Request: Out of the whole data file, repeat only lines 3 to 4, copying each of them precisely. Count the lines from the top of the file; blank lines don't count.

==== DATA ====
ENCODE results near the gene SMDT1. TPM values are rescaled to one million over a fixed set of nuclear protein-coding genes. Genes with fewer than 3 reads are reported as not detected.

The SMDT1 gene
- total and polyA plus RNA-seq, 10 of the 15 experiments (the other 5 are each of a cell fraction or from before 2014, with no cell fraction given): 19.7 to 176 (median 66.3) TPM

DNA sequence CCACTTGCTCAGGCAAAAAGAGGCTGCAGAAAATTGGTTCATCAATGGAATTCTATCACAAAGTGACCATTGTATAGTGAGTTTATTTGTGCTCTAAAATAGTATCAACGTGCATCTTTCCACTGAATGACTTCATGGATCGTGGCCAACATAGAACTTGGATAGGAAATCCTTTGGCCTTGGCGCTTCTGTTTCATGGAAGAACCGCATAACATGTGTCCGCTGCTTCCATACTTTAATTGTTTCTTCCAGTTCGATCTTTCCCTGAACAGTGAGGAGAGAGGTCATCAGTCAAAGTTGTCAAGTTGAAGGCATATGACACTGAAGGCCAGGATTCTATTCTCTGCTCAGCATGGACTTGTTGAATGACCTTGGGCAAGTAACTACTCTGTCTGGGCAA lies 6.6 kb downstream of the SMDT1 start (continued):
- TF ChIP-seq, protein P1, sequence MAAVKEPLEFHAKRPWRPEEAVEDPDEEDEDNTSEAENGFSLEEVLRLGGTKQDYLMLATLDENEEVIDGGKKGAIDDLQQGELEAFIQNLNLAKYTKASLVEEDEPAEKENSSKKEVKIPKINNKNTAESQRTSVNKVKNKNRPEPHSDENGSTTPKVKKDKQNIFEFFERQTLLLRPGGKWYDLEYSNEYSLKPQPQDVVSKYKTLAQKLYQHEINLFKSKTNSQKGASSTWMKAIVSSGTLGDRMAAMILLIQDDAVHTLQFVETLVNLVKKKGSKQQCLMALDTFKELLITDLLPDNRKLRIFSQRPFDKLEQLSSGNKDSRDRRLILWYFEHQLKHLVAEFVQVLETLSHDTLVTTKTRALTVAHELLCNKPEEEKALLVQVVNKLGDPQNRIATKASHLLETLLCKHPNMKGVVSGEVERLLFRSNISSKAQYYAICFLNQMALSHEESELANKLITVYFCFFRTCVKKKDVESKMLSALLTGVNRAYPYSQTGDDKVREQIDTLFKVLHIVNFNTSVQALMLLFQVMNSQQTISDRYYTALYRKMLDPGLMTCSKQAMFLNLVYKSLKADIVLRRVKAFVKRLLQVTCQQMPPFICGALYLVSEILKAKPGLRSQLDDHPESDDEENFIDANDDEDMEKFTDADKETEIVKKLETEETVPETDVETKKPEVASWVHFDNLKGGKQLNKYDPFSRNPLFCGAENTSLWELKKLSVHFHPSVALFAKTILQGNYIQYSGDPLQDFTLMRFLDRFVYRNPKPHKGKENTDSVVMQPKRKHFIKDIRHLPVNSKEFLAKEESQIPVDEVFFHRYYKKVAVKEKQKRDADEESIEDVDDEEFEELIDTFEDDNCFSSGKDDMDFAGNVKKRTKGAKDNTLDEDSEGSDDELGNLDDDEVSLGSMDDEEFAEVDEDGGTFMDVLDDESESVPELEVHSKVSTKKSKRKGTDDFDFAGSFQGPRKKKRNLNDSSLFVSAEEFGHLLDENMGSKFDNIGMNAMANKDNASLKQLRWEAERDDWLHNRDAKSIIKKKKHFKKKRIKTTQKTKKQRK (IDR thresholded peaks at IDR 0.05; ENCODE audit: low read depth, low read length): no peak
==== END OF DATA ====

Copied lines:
- total and polyA plus RNA-seq, 10 of the 15 experiments (the other 5 are each of a cell fraction or from before 2014, with no cell fraction given): 19.7 to 176 (median 66.3) TPM

DNA sequence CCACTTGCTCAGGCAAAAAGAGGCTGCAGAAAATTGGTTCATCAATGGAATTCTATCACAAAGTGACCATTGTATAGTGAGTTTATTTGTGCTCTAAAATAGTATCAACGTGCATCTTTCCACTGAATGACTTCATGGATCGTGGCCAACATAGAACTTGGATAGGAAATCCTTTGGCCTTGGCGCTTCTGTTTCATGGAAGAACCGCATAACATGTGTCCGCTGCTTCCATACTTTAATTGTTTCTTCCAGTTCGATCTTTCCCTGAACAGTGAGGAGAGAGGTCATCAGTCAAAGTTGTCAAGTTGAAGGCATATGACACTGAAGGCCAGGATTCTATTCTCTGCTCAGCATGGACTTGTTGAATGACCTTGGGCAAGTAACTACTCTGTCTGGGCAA lies 6.6 kb downstream of the SMDT1 start (continued):